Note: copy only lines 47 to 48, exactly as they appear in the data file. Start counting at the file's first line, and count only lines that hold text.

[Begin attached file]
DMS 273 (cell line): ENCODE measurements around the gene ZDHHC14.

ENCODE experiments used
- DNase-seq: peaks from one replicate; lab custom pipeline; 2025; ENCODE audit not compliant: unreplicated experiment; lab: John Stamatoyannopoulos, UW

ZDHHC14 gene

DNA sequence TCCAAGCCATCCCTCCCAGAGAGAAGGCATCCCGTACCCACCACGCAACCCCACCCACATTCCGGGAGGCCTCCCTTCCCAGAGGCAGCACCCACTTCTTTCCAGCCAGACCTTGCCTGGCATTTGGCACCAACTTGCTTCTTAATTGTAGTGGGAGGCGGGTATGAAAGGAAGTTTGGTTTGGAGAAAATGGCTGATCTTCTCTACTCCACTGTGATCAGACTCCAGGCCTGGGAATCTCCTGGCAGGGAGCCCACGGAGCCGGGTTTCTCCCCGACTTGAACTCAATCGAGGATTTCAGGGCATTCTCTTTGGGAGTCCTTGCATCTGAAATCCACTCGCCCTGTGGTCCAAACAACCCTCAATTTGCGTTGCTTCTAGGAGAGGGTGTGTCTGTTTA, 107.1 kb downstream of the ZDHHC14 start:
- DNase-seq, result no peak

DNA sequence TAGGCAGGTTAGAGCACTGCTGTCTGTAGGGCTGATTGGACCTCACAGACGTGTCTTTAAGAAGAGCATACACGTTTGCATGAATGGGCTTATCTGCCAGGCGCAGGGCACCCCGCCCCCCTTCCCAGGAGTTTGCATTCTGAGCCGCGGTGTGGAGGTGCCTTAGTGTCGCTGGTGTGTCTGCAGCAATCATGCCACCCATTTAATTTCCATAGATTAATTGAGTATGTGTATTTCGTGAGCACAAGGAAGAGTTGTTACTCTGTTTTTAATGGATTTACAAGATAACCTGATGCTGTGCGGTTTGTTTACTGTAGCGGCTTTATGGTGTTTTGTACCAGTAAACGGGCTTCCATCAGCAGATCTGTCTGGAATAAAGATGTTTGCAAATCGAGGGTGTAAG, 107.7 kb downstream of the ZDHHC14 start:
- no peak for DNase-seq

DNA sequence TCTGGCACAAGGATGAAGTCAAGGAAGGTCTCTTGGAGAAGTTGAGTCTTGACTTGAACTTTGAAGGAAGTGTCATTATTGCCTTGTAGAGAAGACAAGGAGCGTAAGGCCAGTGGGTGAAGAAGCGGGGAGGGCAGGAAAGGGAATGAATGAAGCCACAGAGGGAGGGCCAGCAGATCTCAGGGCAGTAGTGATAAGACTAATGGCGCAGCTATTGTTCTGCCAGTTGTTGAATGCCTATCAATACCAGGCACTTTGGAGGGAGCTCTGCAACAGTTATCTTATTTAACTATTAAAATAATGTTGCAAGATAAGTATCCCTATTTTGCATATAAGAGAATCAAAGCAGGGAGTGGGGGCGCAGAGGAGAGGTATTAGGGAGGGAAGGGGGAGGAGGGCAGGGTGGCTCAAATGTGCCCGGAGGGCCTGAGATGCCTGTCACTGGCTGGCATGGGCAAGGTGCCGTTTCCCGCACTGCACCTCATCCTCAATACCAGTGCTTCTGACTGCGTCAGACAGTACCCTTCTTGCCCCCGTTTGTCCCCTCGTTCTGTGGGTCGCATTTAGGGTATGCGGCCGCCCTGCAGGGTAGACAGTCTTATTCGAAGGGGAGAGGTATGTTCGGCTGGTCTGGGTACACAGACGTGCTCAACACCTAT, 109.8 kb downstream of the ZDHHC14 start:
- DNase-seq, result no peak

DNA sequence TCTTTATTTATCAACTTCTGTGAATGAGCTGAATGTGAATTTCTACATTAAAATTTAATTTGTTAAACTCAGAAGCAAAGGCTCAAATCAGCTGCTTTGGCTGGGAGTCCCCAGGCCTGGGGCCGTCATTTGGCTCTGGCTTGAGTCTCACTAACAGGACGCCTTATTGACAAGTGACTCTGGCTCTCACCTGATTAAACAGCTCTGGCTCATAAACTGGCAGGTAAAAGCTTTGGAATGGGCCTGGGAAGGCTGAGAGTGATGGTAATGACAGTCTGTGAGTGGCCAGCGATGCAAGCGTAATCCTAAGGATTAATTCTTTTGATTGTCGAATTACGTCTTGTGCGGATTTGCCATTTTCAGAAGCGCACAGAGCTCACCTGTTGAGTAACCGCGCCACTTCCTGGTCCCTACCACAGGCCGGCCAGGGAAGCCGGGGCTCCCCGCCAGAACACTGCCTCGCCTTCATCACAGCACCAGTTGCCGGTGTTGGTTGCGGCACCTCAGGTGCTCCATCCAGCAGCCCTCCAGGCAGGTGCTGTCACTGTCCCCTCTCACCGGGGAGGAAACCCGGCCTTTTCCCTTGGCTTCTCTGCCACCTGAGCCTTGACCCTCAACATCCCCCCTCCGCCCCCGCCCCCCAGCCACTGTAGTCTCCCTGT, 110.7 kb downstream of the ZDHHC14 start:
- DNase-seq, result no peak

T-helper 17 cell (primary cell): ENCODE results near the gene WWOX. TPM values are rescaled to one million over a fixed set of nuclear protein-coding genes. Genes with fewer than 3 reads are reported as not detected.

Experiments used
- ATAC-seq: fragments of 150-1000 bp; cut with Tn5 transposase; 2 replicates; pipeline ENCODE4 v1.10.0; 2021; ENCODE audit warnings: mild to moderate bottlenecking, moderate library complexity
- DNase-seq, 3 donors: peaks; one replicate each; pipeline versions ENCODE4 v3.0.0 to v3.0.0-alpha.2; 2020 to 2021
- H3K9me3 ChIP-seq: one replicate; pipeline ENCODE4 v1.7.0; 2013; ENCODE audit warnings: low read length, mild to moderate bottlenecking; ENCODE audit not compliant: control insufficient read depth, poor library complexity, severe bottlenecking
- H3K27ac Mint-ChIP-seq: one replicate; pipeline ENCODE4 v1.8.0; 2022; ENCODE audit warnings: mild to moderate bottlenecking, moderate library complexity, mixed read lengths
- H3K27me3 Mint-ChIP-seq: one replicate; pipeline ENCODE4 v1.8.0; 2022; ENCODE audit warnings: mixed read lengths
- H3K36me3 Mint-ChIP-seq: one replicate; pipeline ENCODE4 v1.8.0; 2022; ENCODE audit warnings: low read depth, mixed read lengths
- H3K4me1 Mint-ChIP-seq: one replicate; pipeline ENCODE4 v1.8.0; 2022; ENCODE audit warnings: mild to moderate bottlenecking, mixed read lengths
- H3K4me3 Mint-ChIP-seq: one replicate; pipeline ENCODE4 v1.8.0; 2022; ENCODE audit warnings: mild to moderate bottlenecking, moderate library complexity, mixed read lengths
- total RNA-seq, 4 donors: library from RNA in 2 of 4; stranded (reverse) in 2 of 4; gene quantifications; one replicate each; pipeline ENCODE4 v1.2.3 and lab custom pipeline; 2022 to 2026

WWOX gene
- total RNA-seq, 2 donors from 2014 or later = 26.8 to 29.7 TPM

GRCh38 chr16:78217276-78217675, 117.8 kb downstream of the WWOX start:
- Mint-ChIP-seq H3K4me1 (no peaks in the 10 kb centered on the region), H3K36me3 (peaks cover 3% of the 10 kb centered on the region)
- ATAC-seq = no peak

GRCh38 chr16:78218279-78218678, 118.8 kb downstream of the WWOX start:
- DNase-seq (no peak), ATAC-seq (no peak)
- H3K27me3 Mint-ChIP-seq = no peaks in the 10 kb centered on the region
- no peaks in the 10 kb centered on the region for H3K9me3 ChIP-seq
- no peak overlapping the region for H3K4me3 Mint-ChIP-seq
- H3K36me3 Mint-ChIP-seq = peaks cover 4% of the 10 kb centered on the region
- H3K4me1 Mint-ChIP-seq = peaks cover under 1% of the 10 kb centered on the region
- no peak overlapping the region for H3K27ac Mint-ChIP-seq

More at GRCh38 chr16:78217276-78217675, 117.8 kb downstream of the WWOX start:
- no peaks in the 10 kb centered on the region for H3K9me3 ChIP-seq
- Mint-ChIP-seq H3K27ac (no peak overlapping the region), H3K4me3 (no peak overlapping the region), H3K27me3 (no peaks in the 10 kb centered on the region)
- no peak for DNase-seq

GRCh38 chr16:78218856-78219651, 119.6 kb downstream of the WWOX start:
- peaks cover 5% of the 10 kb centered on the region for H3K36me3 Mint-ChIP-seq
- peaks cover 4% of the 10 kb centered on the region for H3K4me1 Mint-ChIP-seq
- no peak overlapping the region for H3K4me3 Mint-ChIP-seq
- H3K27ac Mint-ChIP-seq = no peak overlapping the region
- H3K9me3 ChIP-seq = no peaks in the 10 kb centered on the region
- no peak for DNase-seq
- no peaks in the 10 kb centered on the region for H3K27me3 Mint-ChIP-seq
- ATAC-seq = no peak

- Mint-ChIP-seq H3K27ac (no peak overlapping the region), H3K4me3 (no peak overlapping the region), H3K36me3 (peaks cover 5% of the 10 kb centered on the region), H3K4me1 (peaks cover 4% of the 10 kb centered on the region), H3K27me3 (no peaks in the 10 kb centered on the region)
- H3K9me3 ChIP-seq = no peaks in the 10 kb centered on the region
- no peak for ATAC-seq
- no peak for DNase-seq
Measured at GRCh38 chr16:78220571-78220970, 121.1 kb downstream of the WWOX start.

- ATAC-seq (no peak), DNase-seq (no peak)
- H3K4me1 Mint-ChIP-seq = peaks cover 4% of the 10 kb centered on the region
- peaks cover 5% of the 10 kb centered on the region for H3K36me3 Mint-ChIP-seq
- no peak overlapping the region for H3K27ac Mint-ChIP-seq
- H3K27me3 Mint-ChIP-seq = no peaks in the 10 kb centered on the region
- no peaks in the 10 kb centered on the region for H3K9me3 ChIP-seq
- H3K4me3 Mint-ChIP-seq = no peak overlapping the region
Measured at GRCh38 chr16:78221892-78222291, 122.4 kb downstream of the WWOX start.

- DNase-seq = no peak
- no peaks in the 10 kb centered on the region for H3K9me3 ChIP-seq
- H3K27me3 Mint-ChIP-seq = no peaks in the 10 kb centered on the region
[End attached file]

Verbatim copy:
- no peak for DNase-seq
- no peaks in the 10 kb centered on the region for H3K27me3 Mint-ChIP-seq